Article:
Bottom line: If you’re not sure whether to click on a link, provide information, or download a file — don’t! Instead, reach out to the company or individual directly in another way and confirm that the communication is legitimate.
For example, if your bank sends you an email asking you to update something in your account area right away, dial the publicly listed customer service number and ask them if they sent the email. If your uncle sends you a Facebook message saying he’s having an emergency and needs you to wire him some money immediately, call him and ask him what’s going on.
Bad actors use compromised accounts to spread malware. It’s an excellent tactic, because when people trust the account sending them a piece of software, their guard is down. They download and run the malware without hesitation, even if they’re reasonably cyber-savvy and would never have trusted a random download link from a website.
For this reason, always practice good download safety — no matter who is sending you the software! Avoid iOS apps that aren’t in the App Store. On a Mac, try to download from the Mac App Store or directly from an app developer’s website. Use checksums to verify apps whenever possible.
Finally, if your computer warns you about something you’re trying to install or run, don’t ignore it! For example, Trezor, one of the companies affected by the Mailchimp breach, says that their hardware wallet’s OS would have known that the malware was from an unknown source, and warned any user who tried to install it. The only users who got infected were the ones who ignored that warning. Your Mac has a similar security feature: macOS can tell if there are code-signing issues with an app, and will tell you if the software can’t be verified. If you see that warning, don’t bypass it — it’s a sign that something isn’t right!
Phishing attacks often focus on stealing user login credentials. You can add a layer of protection to all of your accounts by using two-factor authentication (2FA).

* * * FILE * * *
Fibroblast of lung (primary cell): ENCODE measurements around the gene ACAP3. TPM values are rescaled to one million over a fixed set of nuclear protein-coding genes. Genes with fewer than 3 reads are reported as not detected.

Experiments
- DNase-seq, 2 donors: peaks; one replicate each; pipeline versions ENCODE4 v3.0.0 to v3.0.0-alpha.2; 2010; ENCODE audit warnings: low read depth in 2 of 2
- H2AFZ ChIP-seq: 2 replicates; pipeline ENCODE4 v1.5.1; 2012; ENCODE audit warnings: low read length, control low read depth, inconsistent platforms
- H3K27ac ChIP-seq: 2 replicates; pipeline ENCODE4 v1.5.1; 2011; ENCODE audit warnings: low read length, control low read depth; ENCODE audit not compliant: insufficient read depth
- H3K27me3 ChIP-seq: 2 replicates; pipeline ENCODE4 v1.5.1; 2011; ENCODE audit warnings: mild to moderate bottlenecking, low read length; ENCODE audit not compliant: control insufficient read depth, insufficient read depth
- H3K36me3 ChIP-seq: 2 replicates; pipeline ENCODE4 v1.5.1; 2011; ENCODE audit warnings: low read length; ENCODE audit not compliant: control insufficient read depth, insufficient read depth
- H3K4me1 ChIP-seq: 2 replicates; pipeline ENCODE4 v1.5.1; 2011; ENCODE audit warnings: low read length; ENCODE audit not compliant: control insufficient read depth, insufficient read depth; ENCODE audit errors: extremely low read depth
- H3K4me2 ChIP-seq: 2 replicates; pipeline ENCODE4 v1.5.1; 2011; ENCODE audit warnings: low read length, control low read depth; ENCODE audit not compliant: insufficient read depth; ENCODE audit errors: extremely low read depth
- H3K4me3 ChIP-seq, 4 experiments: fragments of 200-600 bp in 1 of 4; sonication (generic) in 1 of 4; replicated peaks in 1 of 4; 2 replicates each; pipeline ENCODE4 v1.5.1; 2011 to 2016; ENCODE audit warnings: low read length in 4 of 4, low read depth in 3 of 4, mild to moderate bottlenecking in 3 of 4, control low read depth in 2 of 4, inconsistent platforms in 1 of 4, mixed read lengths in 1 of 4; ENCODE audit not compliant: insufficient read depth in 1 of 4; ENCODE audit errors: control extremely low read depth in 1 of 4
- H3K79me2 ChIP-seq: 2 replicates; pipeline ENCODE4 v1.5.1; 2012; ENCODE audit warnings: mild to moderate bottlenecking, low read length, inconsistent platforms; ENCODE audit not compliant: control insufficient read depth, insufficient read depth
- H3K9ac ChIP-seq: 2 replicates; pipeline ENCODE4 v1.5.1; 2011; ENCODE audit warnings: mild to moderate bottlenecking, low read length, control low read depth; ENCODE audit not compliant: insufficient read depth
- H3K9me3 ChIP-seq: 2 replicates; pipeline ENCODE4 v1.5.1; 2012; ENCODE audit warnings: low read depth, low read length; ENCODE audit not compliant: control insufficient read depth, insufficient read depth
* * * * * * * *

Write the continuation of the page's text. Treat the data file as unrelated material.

When you use 2FA, you use your ordinary password to log in to your account, but you also need a second authentication factor to complete the login. Nowadays, this second factor is almost always going to be your mobile device. If a bad guy gets your password and tries to access your account, they’ll be prompted to enter an authentication code — a code that they won’t have, because it’s tied to the mobile device in your pocket.
There are various implementations of 2FA. SMS-based 2FA is definitely better than a password alone, and is probably the easiest to set up for most people. But there are some known vulnerabilities to this type of 2FA, which is why most security experts prefer to use app-based 2FA if possible.
In general, the best way to protect yourself from payment scams is to avoid sending people money in an insecure way. Gift cards, cryptocurrency, and money transfer services like Western Union are great in some cases. But when it comes to making a donation or paying for something online, they’re very risky. Why? Because if you get scammed, there’s no way to get your money back.
Credit cards are far better, since you can dispute a fraudulent charge and get your credit card company to reverse the payment. Digital options are even more secure, from online payment services like PayPal to e-wallets like Google Pay and Apple Pay.
Bottom line? If a payment method won’t let you get your money back from a scammer, don’t use it!